Vascular Plants of North Carolina
Account for Southern Arrowwood - Viburnum dentatum   L.
Members of Viburnaceae:
Members of Viburnum with account distribution info or public map:
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Section 6 » Order Dipsacales » Family Viburnaceae
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DistributionThis description here refers to the “strict-sense” V. dentatum, which was the former V. dentatum var. dentatum. This elevated taxon is believed to occur mainly in the central and eastern Piedmont and the northern Coastal Plain, and sparingly in the Mountains. Its range in much of the Coastal Plain is not well known, as a number of records there actually belong to V. recognitum, which see. Weakley's (2022) province range map shows it as "common" in the Coastal Plain, "uncommon" in the Piedmont, and "rare" in the Mountains. Most specimens from the Coastal Plain in the SERNEC database seem to have been identified as the recently-split V. recognitum -- the former V. dentatum var. lucidum. Nonetheless, the state range map (below) is likely quite incomplete. Records for a few central Mountain counties need to be re-evaluated versus V. carolinianum. Note that -- as most herbaria have not renamed their Viburnum dentatum specimens -- the website editors only used labels with V. dentatum var. dentatum to map the species, as only V. dentatum could refer to several of these elevated species.

This species ranges from southeastern PA and southern NJ south to SC and northern GA, and sparingly westward into the southern Appalachians. However, it is a species mainly of the Piedmont and Coastal Plain.
AbundanceThis is an uncommon species in the (northern) Coastal Plain and Piedmont and southern Mountains. Details of abundance are poorly known owing to recent splits of the former V. dentatum (broad sense). In NC it is much less common than V. recognitum downstate, and V. carolinianum in the southern Mountains.
HabitatThis is a wetland species found in bottomlands, along creek banks, swamps, and wet thickets. Details of its habitats versus V. recognitum, however, are badly needed.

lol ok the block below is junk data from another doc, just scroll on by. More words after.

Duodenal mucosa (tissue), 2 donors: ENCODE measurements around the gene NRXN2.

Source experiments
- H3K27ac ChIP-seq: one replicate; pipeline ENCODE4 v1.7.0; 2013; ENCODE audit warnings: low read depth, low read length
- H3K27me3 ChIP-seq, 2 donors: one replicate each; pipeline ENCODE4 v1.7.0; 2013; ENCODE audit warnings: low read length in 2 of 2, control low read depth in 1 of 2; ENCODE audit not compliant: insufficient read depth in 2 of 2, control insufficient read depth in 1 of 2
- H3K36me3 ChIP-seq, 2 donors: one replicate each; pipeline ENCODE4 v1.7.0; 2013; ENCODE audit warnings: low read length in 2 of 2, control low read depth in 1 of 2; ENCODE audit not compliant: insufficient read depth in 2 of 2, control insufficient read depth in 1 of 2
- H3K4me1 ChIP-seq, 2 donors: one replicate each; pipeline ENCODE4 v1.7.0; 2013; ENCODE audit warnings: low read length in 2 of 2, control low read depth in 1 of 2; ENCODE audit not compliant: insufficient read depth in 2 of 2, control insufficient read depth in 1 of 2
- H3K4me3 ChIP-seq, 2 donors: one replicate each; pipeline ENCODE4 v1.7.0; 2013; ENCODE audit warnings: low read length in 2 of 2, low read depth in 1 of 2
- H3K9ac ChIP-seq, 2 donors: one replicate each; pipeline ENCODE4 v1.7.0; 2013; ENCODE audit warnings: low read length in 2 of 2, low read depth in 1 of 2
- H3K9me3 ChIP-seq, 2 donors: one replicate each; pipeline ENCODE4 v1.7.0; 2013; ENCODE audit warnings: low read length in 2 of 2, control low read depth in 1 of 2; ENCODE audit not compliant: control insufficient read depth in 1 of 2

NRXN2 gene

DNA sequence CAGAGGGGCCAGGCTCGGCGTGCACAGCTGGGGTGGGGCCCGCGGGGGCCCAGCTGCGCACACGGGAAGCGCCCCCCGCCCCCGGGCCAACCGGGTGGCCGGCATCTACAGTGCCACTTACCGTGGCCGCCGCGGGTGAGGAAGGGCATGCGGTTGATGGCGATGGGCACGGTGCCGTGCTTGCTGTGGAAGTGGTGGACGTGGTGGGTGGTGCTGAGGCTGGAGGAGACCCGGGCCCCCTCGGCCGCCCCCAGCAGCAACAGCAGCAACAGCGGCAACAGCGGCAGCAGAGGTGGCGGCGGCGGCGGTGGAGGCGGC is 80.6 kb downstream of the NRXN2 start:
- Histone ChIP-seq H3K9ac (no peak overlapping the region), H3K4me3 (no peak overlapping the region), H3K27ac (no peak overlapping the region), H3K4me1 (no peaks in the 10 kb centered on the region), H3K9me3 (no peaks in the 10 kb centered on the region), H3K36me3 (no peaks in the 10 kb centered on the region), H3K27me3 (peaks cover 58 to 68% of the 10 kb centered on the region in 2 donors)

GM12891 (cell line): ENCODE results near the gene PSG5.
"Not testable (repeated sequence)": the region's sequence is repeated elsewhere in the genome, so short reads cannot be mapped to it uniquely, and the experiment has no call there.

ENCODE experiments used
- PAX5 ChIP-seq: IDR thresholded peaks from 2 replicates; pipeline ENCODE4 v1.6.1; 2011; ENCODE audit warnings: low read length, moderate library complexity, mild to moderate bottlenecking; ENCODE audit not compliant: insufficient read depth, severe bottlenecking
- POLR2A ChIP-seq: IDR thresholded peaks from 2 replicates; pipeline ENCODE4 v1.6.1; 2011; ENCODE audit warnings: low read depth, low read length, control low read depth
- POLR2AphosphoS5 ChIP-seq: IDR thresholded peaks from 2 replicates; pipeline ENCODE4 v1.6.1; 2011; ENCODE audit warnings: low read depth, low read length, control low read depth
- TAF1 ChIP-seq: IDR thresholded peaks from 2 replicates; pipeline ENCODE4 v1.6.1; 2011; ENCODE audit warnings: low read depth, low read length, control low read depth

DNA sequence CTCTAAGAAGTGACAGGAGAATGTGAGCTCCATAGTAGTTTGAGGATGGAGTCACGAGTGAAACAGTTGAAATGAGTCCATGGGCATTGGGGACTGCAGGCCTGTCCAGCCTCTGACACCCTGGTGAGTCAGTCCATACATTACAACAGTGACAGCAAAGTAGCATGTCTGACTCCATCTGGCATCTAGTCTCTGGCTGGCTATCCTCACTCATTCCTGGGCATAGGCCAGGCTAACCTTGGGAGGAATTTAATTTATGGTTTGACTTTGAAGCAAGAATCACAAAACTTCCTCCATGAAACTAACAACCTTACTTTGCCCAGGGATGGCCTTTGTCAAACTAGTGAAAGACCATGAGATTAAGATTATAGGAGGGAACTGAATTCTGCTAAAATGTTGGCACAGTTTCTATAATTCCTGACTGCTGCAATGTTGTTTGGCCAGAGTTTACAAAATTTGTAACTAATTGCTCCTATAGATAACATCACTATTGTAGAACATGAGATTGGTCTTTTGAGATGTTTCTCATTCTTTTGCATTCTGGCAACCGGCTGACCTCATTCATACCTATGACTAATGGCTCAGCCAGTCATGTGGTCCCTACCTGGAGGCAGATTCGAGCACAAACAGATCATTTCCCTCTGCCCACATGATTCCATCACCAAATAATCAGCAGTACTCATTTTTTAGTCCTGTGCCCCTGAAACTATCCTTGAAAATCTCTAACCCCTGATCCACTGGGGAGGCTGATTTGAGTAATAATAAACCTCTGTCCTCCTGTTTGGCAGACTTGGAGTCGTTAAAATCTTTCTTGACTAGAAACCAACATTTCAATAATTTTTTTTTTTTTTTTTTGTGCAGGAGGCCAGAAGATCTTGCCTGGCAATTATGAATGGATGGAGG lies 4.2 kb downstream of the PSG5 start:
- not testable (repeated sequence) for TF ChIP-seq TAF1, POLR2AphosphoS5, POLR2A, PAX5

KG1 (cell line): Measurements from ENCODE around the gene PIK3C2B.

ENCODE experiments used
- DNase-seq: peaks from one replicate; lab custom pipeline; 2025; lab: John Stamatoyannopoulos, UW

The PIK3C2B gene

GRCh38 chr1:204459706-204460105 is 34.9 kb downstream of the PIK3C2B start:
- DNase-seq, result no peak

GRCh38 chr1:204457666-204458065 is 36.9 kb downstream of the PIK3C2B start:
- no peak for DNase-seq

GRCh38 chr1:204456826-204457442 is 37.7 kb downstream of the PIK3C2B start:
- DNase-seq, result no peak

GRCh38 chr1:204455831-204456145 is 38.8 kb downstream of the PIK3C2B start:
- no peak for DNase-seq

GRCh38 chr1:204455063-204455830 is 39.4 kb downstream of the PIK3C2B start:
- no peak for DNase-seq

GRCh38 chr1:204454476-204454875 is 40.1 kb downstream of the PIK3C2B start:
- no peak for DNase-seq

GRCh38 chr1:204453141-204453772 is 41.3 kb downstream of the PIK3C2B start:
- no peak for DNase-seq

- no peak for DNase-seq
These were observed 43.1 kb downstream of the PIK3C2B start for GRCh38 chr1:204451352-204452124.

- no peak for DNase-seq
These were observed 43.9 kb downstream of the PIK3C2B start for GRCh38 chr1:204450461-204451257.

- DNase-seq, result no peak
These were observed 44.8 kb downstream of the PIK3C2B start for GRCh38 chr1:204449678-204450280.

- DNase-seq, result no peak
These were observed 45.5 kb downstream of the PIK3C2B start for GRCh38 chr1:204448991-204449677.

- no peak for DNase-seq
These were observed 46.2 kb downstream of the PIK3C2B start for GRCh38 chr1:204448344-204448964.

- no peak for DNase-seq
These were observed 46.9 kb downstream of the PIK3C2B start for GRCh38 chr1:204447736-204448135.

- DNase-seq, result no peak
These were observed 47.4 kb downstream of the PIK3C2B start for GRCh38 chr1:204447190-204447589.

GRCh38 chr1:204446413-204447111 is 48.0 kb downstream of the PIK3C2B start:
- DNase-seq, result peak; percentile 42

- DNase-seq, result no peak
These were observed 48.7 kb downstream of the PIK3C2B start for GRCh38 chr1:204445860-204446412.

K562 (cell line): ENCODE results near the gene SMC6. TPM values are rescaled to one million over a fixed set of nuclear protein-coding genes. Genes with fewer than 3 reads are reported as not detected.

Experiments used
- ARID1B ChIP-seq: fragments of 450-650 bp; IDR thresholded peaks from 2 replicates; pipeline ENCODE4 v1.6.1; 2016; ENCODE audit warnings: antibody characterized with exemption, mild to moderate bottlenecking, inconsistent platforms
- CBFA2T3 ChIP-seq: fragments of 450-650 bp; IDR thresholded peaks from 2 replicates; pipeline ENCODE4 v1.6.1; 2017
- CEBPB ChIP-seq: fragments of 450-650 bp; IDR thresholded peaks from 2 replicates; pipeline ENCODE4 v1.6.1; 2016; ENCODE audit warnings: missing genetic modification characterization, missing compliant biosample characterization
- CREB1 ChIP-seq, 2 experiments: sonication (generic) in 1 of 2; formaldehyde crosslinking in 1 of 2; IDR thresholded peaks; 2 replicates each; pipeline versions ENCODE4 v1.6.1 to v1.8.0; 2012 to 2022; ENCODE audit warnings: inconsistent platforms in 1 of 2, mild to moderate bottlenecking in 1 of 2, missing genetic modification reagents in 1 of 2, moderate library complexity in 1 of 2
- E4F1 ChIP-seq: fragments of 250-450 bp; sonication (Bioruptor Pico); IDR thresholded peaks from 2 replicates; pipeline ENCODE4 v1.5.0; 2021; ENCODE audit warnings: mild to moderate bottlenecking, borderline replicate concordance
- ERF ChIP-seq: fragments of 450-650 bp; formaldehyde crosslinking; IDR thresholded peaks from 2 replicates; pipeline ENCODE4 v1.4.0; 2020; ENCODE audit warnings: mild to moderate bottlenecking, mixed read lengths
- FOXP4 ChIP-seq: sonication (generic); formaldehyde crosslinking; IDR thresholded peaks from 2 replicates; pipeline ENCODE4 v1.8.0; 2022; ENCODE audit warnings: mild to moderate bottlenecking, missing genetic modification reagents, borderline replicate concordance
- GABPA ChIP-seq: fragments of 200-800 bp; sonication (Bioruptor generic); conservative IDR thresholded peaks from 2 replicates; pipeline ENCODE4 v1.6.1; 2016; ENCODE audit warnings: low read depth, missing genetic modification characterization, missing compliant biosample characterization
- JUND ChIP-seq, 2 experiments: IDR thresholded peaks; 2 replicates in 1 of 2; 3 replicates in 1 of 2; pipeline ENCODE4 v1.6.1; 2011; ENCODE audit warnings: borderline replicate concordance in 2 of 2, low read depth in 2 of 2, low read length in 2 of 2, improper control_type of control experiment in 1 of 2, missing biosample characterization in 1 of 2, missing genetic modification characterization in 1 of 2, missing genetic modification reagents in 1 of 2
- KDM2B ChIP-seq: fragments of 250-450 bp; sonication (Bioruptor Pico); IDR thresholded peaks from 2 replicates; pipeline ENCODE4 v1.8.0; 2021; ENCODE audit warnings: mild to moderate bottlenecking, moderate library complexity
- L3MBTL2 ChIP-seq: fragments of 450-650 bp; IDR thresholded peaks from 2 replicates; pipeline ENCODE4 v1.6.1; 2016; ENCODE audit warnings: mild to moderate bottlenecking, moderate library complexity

PhenologyBlooms in late March and April; fruits from July to September.
IdentificationThis species is a medium-sized shrub with deciduous, opposite leaves, growing to 8-10 feet tall. It is very similar in appearance to two other species formerly within the V. dentatum complex – V. carolinianum and V. recognitum. From the latter, whose range it broadly overlaps, this species has more rounded/rotund leaves, approaching nearly as wide as long (around 3 inches), and has some pubescence over the underside of the leaves. Viburnum recognitum has ovate leaves that are, based on photos on Google, about 1.5 to approaching 2 times as long as wide; its leaves are mostly glabrous below but have pubescence on some veins and in leaf axils. Viburnum carolinianum has thick leaves with a more sunken vein appearance and is more heavily pubescent below. The similar V. rafinesqueanum, not in this complex, has leaves that are essentially sessile or have very short petioles.
Taxonomic CommentsThis species was formerly a part of a very broadly based one, also named as V. dentatum. When split out, this taxon is a more southerly one than is V. recognitum. Note that V. dentatum var. lucidum in RAB (1968) is now named as V. recognitum. Also in RAB (1968), V. dentatum var. dentatum has been split off into V. carolinianum and V. dentatum, with the former being mostly the taxon in the mountains.

Other Common Name(s)Arrowwood Viburnum, Roughish Arrowwood, Smooth Arrowwood
State RankS5 [S4?]
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